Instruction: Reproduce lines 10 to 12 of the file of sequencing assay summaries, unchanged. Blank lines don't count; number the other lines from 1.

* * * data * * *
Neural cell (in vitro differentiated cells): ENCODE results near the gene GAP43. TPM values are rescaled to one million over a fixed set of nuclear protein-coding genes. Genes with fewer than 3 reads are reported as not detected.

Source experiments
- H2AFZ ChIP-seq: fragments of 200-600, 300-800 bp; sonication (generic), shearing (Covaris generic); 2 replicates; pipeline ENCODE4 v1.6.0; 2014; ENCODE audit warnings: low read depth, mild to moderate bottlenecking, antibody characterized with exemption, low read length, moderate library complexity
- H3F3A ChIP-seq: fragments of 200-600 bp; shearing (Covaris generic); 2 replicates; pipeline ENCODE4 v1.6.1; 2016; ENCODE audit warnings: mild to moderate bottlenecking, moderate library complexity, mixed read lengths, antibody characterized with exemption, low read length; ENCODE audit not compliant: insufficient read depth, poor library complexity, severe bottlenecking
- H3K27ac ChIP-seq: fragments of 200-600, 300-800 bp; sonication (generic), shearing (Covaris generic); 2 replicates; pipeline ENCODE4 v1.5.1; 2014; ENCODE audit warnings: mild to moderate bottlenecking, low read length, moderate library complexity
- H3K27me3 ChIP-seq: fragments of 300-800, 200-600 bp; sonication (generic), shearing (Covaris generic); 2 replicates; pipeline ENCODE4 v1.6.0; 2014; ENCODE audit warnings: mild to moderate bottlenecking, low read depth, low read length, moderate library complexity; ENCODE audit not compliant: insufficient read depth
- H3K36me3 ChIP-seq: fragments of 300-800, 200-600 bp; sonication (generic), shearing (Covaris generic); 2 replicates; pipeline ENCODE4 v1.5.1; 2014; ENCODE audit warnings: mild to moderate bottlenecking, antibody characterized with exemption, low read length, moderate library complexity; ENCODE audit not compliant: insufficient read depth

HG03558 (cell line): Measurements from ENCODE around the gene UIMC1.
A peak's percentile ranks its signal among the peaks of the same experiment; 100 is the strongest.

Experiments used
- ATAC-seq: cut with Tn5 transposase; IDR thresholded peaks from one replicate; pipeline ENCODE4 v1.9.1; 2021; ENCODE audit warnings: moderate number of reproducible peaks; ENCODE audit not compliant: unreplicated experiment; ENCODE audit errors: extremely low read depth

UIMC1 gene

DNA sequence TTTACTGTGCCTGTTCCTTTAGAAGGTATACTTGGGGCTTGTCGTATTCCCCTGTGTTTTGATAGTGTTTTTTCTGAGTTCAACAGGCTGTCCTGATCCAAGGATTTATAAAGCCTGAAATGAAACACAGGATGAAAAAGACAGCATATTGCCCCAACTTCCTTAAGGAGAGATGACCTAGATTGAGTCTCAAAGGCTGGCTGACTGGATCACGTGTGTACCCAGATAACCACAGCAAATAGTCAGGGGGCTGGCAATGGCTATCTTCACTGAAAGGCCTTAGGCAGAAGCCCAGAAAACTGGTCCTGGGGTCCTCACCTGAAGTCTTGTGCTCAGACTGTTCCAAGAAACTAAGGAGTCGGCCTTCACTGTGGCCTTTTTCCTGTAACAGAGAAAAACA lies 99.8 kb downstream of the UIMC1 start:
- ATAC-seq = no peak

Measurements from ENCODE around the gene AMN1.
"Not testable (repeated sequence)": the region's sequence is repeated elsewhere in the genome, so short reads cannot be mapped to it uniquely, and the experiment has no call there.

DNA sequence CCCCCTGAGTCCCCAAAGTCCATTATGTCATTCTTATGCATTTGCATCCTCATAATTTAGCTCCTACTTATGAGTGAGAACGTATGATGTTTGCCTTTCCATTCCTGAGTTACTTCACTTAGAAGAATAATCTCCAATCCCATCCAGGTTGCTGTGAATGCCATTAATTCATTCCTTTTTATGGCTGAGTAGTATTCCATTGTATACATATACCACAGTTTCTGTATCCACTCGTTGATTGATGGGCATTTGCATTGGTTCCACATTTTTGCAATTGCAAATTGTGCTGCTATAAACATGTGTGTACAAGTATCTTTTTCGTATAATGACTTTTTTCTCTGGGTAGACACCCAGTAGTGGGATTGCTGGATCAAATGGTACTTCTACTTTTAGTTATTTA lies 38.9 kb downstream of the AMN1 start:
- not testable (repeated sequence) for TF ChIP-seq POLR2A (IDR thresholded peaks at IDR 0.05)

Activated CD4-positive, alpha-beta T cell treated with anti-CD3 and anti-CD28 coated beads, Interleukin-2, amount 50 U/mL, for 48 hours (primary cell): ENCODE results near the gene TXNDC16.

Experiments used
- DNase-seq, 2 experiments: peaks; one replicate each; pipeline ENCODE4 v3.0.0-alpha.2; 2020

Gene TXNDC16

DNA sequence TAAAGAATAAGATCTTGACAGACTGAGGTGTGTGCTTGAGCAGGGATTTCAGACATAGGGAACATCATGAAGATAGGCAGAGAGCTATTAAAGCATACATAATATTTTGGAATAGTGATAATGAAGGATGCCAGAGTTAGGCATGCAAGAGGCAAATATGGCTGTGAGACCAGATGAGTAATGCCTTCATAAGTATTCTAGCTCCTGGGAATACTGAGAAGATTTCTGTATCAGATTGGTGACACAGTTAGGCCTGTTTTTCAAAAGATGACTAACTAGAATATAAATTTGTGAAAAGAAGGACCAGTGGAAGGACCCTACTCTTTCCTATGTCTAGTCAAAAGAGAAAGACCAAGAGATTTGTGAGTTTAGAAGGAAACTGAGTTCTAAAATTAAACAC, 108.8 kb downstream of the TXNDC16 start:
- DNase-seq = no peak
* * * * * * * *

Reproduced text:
Experiments used
- ATAC-seq: cut with Tn5 transposase; IDR thresholded peaks from one replicate; pipeline ENCODE4 v1.9.1; 2021; ENCODE audit warnings: moderate number of reproducible peaks; ENCODE audit not compliant: unreplicated experiment; ENCODE audit errors: extremely low read depth

UIMC1 gene